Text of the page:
The big news today is that it is the 50th anniversary of Yuri Gagarin’s historic flight into space. Gagarin was the first human to ever be shot into orbit. Also, as a side note, he landed back on Earth safely.
It was April 12th, 1961 aboard the Russian flight Vostok 1 that Gagarin made his epic journey. The trip lasted 108 minutes; in order to land Gagarin had to eject from his capsule while still 23,000 feet above the Earth’s surface.
Upon reaching orbit, Gagarin had this to say:
“I feel splendid, very well, very well, very well. Give me some results on the flight!”
Shortly after saying this, Gagarin went out of radio range from mission control, and was on his own for a short while.
How freakin’ scary is that!?
The site on which Gagarin eventually landed is now a monument park. The Vostok 1 capsule is on display in the museum, and a new documentary showing exactly what Gagarin would have seen from his window, shot from the International Space Station, has been released.
And now, Gagarin has received the most magnificent of all accolades: his very own Google Doodle!
So hurray for manned spaceflight, and for the incredible courage of those who were the first to go into space inside a metal tube full of flammable material!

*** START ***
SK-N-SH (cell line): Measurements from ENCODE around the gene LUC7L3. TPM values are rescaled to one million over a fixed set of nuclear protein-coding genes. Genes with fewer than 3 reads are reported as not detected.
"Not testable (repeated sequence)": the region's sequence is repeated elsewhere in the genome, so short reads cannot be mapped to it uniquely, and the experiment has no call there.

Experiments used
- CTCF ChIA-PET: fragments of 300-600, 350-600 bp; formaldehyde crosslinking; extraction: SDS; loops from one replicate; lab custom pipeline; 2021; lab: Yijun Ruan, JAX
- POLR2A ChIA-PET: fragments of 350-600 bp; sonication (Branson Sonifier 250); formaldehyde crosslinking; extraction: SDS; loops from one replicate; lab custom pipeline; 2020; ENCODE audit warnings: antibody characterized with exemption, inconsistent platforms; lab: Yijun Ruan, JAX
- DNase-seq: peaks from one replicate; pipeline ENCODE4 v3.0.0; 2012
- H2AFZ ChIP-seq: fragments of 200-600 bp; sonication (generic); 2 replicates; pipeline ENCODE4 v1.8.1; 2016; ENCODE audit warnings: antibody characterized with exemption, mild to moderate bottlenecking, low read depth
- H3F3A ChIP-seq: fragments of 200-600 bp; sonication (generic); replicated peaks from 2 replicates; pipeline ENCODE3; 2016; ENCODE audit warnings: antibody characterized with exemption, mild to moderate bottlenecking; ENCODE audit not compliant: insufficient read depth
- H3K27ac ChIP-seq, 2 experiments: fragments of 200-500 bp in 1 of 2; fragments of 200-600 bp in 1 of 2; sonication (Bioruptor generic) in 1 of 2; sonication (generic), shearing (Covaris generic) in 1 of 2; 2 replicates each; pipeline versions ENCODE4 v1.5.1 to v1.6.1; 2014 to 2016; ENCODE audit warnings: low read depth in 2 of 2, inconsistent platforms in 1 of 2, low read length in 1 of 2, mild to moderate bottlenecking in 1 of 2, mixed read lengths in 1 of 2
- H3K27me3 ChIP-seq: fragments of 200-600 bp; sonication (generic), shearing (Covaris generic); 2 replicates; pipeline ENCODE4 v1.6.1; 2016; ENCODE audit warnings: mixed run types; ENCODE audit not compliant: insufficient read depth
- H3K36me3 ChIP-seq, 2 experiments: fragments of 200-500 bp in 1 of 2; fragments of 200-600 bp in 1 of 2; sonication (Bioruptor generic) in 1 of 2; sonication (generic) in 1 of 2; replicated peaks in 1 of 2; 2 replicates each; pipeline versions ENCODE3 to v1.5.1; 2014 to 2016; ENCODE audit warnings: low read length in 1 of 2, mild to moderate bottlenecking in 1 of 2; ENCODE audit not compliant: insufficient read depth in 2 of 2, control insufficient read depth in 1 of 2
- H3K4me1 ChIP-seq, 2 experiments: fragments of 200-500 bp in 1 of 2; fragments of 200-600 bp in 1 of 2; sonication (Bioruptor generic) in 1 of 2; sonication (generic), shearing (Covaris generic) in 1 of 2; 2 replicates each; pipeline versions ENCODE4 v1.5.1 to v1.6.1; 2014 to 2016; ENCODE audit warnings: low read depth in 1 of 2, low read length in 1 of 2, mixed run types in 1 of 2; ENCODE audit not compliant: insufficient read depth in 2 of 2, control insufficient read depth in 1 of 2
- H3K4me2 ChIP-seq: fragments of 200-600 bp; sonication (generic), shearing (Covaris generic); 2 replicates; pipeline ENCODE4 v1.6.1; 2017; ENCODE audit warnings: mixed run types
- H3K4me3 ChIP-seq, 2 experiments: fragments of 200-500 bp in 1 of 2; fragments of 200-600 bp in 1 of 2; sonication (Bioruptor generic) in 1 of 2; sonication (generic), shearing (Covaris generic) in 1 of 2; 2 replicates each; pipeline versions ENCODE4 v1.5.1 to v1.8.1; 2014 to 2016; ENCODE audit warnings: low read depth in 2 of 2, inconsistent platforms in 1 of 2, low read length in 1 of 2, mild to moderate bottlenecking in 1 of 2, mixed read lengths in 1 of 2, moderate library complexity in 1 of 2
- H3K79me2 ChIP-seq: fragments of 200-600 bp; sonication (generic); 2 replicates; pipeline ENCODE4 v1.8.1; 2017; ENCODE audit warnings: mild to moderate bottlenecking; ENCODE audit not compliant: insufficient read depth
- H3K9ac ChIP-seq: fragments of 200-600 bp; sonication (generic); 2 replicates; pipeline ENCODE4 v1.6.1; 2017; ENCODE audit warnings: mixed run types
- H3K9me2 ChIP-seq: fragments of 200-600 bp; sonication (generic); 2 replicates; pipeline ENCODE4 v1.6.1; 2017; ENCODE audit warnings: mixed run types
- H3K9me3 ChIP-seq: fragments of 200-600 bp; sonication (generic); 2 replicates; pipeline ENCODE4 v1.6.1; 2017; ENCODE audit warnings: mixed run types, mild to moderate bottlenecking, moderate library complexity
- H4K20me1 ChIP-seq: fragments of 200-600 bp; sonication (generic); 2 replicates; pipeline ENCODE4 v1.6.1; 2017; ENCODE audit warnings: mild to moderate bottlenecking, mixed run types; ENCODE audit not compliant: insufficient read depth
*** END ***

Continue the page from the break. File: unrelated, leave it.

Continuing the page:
Since June 2010, 6 men have been sealed inside a science experiment. It is called the Mars500 mission, run by the European Space Agency (ESA) and is designed to test the physiological and psychological effects of isolation on a long-term voyage to Mars.
So after an 8 month journey, the crew is preparing for their landing and first “Mars-walk”, which will take place on February 14. After spending 30 days on the “surface”, they will depart the fake Martian terrain (which is actually just a sandy room near their living quarters) and begin the 240 day trip back to Earth.
So it’s actually 520 days that the experiment runs, not 500. But Mars500 just sounds cooler.
The mission, so far, has gone off pretty well. As reported in the BBC,
“So far, I must say we’ve had no major problems,” said Martin Zell, who heads up the Esa scientific programme on the International Space Station (ISS).
“There is permanent monitoring, so we understand their health very well. We have a lot of data now on their mental state and on how their bodies are reacting. That’s important because there is a link between the two,”
The crew seems to be doing well too. They have enough space on board to walk around and receive emails from home. They are even able to check Twitter now and then:
Being in the same small space with the same 6 people for 500 days I can only imagine would be quite taxing. I think the danger of interplanetary spaceflight is secondary to the danger of killing one another, so it is always important to break up the drudgery of every day living with some fun.